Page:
Just go to the grinder and take a magnet covered in a little plastic bag.
Draw up the steel particles. Remove bag. Steel is attracted to magnet.
Abrasive tends to sit.
And if you really want rust, spend the night on a sailboat near salt water.
You shall have rust...in a big way. :lol:

aastrotech
2010-Mar-28, 09:55 PM
Get a magnet, run it around in dry dirt, You should get plenty. Try the dirt in the gutter of the street.

HenrikOlsen
2010-Mar-28, 10:38 PM
Get a magnet, run it around in dry dirt, You should get plenty. Try the dirt in the gutter of the street.

But be smart, put the magnet in a plastic bag, then once enough has been collected, turn the bag inside out so the iron is on the inside and the magnet is on the outside and remove the magnet, that way you have a clean magnet and your iron in a bag.

Collecting with a magnet also has the advantage that you'll exclude some of the stainless steel alloys, which it sounds like you wouldn't want anyway.

Jeff Root
2010-Mar-28, 11:13 PM
A couple of weeks ago I went into a box in the back of my closet that I
hadn't opened in ten or fifteen years. It contained a spray can of Krylon
fixative lying on its side. The can looked to be 1/3rd rust, and practically
crumbled to dust as I gently picked it up. There were hundreds of little
breaks in the otherwise glossy painted outer surface of the can, which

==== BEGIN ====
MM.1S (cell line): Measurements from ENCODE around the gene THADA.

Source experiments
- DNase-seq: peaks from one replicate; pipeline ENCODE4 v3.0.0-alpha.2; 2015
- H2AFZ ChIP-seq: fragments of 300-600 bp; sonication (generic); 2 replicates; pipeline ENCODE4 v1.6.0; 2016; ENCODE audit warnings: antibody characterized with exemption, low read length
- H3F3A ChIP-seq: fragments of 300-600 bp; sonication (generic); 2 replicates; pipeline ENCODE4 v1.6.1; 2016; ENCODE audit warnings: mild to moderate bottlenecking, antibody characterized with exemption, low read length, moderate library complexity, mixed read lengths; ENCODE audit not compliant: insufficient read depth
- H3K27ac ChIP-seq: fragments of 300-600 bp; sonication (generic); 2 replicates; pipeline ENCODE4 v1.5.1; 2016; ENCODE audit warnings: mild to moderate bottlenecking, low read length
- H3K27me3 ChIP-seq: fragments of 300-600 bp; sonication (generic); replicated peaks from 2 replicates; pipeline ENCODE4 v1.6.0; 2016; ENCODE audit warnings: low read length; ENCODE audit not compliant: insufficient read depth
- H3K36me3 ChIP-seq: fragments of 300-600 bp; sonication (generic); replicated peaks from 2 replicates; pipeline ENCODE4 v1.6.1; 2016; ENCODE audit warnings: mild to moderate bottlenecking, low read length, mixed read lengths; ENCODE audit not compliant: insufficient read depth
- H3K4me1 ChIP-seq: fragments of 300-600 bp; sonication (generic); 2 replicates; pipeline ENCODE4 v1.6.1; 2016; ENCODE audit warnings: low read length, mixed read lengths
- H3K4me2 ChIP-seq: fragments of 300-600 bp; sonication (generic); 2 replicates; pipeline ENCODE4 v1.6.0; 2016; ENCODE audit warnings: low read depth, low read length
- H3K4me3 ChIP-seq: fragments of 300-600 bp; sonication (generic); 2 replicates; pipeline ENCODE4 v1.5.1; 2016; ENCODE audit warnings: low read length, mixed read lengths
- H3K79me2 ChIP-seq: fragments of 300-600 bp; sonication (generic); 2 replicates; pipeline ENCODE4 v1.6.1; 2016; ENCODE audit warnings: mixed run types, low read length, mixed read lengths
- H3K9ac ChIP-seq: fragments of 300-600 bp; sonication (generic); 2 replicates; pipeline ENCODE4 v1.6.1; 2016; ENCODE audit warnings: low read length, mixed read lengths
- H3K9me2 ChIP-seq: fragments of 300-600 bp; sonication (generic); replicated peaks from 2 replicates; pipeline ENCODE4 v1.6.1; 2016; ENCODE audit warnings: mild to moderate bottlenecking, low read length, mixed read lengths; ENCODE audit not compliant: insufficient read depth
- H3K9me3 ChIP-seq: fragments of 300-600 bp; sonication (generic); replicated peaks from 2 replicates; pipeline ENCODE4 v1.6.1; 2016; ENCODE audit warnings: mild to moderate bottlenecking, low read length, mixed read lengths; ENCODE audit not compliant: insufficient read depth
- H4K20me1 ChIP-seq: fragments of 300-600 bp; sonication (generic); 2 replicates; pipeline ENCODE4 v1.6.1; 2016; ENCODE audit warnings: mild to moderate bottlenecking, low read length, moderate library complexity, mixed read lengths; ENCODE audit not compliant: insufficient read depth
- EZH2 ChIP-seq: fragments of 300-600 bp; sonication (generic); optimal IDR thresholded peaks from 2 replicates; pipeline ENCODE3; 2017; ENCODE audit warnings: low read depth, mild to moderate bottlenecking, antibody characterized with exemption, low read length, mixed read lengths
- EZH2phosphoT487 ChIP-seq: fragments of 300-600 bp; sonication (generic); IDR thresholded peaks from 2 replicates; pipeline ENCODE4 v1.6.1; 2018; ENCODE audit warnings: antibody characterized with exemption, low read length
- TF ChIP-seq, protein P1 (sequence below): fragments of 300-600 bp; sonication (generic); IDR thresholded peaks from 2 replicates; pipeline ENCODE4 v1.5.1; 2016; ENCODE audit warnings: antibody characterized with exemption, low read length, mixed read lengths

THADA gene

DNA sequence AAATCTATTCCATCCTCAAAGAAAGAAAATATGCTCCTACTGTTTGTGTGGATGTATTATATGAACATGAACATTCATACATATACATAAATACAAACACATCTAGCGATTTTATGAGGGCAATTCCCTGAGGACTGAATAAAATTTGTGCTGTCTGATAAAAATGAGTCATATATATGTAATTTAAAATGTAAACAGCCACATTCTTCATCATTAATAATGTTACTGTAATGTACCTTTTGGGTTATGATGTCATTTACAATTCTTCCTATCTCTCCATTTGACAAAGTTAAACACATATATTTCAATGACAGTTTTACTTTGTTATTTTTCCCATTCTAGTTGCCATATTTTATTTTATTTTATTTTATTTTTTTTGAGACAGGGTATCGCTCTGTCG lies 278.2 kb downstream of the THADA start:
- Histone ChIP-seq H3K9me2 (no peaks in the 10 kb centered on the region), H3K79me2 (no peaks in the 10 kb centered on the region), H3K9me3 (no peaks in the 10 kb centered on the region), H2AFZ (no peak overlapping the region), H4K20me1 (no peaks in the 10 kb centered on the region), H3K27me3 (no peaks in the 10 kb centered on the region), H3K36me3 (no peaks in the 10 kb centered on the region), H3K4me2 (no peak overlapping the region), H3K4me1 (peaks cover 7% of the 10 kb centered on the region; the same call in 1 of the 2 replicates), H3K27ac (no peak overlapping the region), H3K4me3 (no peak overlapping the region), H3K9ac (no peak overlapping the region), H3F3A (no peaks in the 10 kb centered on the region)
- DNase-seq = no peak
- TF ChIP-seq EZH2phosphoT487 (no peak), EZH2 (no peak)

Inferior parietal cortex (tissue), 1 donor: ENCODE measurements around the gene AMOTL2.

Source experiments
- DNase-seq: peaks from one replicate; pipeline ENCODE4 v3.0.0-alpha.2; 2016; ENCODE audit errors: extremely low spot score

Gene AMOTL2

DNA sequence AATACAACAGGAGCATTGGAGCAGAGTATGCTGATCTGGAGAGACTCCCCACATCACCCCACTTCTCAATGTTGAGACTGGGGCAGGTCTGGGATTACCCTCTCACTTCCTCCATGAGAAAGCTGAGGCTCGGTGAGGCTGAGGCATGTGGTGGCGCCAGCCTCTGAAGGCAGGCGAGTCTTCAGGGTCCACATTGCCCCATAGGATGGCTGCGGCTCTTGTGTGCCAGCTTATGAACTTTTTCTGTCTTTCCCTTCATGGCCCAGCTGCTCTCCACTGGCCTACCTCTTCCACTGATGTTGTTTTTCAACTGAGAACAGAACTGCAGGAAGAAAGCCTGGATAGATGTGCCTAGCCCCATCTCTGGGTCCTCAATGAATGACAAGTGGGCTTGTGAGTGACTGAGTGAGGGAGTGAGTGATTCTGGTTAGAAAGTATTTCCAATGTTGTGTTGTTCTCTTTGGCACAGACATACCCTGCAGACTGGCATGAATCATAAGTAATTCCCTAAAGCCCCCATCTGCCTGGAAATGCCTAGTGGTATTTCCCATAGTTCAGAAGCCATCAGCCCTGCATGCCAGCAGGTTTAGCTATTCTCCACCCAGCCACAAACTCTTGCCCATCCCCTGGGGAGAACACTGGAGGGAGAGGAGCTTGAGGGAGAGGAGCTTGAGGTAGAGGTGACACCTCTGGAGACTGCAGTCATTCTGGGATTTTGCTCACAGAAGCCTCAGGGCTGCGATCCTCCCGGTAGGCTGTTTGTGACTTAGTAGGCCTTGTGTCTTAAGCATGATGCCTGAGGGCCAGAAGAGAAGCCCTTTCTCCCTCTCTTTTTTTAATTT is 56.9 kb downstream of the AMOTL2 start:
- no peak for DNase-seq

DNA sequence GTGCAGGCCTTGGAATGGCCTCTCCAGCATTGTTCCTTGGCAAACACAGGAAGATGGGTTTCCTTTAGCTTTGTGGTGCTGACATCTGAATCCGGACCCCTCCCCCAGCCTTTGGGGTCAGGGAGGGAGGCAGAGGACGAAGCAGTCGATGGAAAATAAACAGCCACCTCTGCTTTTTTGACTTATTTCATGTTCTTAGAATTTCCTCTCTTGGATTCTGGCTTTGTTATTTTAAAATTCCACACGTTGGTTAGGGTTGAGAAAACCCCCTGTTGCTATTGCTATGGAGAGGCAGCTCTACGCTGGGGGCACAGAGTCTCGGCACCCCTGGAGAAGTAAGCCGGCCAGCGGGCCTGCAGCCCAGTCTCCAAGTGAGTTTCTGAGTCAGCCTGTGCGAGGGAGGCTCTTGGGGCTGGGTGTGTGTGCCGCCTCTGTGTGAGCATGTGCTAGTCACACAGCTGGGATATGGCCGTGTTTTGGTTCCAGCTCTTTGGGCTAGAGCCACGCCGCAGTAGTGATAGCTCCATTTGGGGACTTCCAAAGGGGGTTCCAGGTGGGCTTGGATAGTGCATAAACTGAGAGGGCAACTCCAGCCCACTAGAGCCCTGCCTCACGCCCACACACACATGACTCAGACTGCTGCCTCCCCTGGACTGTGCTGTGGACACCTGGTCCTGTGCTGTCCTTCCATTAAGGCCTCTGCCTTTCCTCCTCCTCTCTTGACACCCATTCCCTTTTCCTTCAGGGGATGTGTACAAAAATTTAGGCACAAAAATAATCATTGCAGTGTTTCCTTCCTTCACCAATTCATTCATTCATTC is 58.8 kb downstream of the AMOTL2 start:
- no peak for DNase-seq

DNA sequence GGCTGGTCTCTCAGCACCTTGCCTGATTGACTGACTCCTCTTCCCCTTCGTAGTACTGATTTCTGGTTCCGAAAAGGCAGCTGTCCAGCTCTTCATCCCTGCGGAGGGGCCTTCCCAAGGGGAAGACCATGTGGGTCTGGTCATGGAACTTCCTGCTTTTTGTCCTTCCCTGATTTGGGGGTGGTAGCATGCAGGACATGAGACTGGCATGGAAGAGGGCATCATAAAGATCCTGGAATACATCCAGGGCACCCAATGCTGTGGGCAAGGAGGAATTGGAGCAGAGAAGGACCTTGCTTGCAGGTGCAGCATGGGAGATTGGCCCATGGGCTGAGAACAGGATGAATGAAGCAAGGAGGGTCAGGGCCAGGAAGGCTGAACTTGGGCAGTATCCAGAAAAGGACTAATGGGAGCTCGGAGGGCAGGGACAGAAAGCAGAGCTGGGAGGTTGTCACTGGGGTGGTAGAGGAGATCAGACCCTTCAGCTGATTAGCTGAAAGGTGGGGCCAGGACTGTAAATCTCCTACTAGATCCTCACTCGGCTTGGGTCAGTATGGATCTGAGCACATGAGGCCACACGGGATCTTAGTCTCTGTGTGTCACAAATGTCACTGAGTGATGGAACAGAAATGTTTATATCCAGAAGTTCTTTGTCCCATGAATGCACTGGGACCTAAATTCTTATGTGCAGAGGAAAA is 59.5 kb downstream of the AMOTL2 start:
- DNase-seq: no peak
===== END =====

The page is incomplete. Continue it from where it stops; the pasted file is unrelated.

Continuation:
made it look like it had some horrific disease that eats spray cans from the
inside out. It looked ghastly and esthetically interesting at the same time.

-- Jeff, in Minneapolis

mugaliens
2010-Mar-30, 08:50 AM
Since I work in a machine shop myself, I was thinking along the same lines. However, we mostly have larger chips, that seem to be not what is needed by the OP. The only think that comes to mind is grinding swarf, which is going to have plenty of grinding dust and coolant mixed into it.

TJ

That's what he mentioned - his grinder. As for the coolant, are you using oil-based, or water?

SkepticJ
2010-Apr-18, 06:18 AM
Started gathering up steel wool bits today.

I've been doing some scrubbing with it on an art test-piece, and that makes lots of tiny steel bits.

A NIB magnet in an inside-out zipper bag works great for picking them up. Thanks for the idea.

TrAI
2010-Apr-18, 09:47 AM
Hmmm... This probably will not help much, but if you cut/grind a ferrite core, the black things they use around cables and in some coils, the powder you get will usually rust instantly. The ferrite is a relatively hard sintered ceramic, so it may be a bit difficult to grind, also it is not pure iron, so the rust color may depend on what other materials has been added, and I have no idea how these other materials will affect any artwork you would make from it over time.

SkepticJ
2010-Apr-21, 07:12 PM
Coated the part in steel wool bits, and it's rusting up nicely. Hydrogen peroxide and salt water works wonders.

Graybeard6
2010-Apr-21, 09:46 PM
A file is what you really want. You can get a good quantity of particles in just a few minutes with a piece of cast iron and a cheap file, and no need to separate non-ferrous material.